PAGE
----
The most recently composed music is the title track (2019, also dedicated to Bernat), which is for solo vibraphone and eight wah-wah tubes. Archipelago is a stunningly beautiful poem made of subtly timed resonances, exquisitely micro-tonal differentiations in the tuning of the tubes, and a carefully calibrated dramaturgy of varying mallets and bowings (and even hands). Archipelago submerges the listener in a hauntingly liquescent environment. Add it to your list of evocative water musics.

Archipelago also makes for a fascinating contrast with the grand finale and longest track, Steel Factory (2006). In this piece for an ensemble of steel drums, Tinoco again foregrounds his music of energy, starting with deep, ominous pulsations that set the stage for its highly theatrical gestures. The sound world here also incorporates bongos and steel bars (sixens) and elicits an astonishing variety, later building to a thrillingly clangorous climax.

Review (c) 2019 Thomas May — All rights reserved

Filed under: CD review, new music, new release, percussion, Uncategorized

Now Listening: Brooklyn Rider’s The Butterfly

Martin Hayes & Brooklyn Rider_The Butterfly_Mini.jpg

The Butterfly adds another chapter to Brooklyn Rider’s innovative collaborations with such figures as with Béla Fleck, Gabriel Kahane, Kayhan Kalhor, and, most recently, Jonathan Redman — in the process, reimagining the potential of the string quartet as a medium.

On The Butterfly, the Irish fiddle master Martin Hayes joins with Brooklyn Rider to explore what the string quartet lineup can bring to Irish traditional music. They began their collaboration in 2009 and recorded these tracks in 2016.

Colin Jacobsen, composer and violinist with Brooklyn Rider, observes that Hayes “represented to us something essential about music that we sometimes felt was missing within the classical training we were receiving back in school. To me, it is the infinitely varied inflections, and the depth of expression within what could seem like a deceptively simple tune, which make Martin a master storyteller with his instrument.”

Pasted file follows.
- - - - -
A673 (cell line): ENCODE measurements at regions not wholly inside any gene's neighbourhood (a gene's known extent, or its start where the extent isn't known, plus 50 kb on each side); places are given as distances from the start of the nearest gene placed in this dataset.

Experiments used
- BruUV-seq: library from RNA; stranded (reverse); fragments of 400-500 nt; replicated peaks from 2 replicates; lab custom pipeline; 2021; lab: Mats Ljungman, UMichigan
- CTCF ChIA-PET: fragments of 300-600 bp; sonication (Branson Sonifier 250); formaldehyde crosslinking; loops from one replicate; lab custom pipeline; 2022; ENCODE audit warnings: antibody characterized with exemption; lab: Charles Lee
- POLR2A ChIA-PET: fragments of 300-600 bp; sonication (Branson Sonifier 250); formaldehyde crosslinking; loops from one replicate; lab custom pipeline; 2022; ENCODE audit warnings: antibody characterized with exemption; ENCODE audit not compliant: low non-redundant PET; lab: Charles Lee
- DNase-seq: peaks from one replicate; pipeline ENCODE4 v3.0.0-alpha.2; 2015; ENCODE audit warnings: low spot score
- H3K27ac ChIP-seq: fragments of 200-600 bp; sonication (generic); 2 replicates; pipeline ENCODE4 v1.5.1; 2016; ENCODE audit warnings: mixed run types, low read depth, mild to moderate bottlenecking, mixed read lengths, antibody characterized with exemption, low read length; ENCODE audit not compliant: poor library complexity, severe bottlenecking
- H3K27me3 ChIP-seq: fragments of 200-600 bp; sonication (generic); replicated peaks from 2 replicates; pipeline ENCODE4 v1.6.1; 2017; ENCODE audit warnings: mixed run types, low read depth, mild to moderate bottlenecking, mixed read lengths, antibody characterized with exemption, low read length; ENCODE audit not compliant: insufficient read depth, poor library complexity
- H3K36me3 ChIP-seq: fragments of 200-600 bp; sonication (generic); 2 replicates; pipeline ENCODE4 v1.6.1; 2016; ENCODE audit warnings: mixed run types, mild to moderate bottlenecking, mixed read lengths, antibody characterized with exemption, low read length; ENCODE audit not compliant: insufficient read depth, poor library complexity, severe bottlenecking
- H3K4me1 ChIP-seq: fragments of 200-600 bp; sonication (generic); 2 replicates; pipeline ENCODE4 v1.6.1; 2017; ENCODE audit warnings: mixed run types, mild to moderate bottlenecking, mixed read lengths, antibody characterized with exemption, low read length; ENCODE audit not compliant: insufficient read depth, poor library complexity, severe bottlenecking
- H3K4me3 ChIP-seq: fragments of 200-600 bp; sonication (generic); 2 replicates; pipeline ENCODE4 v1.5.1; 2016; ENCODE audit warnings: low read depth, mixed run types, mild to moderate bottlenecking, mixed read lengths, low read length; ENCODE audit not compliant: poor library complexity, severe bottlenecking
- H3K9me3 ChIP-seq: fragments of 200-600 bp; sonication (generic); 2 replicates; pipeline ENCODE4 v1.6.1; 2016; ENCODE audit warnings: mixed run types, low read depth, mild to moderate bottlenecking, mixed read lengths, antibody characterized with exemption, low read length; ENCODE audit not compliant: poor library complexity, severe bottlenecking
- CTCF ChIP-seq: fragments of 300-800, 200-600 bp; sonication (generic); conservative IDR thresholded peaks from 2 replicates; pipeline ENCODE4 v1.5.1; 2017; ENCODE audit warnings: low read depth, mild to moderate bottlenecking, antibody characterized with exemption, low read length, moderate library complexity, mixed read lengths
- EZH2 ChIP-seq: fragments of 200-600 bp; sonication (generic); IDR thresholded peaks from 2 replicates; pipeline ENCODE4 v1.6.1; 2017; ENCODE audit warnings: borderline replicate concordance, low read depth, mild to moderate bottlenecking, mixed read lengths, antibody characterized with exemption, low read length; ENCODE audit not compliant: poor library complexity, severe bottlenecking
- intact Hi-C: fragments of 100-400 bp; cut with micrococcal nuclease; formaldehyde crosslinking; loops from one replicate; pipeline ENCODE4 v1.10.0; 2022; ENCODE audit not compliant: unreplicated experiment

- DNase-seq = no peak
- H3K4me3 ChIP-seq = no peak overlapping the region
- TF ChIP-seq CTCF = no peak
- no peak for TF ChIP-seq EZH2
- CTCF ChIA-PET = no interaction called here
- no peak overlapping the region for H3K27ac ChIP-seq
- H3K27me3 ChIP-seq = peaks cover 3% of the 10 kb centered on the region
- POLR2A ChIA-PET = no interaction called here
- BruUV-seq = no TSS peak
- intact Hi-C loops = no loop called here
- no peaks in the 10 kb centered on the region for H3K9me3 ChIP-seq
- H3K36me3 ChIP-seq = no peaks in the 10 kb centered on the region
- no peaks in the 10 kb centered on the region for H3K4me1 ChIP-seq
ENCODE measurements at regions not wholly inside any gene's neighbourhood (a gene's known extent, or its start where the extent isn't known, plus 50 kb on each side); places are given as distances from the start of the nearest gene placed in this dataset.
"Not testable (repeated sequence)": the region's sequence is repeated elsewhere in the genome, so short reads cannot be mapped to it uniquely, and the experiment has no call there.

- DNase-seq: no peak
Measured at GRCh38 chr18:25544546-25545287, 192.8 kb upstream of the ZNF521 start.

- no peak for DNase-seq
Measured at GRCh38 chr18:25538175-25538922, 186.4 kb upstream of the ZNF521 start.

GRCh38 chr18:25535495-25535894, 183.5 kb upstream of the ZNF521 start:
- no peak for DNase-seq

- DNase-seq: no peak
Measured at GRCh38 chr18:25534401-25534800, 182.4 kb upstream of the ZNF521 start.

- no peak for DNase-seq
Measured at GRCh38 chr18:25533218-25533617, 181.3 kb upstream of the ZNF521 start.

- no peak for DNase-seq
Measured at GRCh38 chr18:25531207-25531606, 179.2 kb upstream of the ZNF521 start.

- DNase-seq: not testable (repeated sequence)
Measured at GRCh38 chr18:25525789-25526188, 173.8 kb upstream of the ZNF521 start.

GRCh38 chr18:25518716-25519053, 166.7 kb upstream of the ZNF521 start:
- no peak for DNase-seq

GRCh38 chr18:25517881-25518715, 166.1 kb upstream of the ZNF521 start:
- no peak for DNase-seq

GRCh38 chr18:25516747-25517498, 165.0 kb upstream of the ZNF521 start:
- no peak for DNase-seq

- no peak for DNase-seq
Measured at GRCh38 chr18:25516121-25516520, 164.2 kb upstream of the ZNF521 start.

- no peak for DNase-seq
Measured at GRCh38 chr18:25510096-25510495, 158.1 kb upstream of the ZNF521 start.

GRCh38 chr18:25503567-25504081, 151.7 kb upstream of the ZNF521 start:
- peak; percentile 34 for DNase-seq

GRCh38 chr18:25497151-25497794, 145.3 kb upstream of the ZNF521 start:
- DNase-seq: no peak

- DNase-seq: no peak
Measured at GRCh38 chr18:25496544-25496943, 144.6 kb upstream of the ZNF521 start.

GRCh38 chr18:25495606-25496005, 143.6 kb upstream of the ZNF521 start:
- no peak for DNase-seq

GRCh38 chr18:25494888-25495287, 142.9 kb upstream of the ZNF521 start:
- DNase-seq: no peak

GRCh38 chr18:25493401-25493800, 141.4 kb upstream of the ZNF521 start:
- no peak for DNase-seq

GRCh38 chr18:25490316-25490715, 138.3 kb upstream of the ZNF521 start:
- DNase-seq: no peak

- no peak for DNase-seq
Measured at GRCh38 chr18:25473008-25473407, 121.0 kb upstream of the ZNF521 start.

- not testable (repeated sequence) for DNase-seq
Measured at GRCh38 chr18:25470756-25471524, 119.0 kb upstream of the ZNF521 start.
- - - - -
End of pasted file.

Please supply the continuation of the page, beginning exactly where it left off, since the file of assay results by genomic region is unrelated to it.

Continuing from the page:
Martin became fascinated by the prospect of their collaboration. “Through the help of a number of brilliant arrangers who are fluent with
both string quartet writing and Irish traditional music, such as Ljova, Dana Lyn and Kyle Sanna,” observes Jacobsen, “we found a framing for the tunes that feels true to some essential thing about both traditions.”

Jacobsen contributed his own arrangements of “O’Neill’s March” and “The Butterfly.” “I thought [“O’Neill’s March”] could sound beautiful through the layering and textural options available to a string quartet,” he explains, while for “The Butterfly” he wanted “to take the tune further out in the direction of contemporary classical string writing … to try to take this butterfly to a place it might never have flown before.”

The release also includes the premiere recording of “Maghera Mountain,” which Hayes wrote in his teens, alongside familiar material often regarded as “throwaway tunes … that are on longer taken very seriously,” according to Hayes. “In reality, these are simple, profound and very beautiful melodies.”

“Many of the major developments in Irish music have historically come through musical interaction with musicians from outside the tradition bringing with them new ideas and fresh energy,” says Hayes. “To collaborate, it’s important not to compromise on what is fundamental and core, but it is also equally important to be flexible. One must surrender the desire to control the outcome and allow people you work with to make their choices with freedom.”

Filed under: Brooklyn Rider, Irish Music, new release

Enter your email address to follow this blog and receive notifications of new posts by email.

RSS Arts & Culture Stories from NPR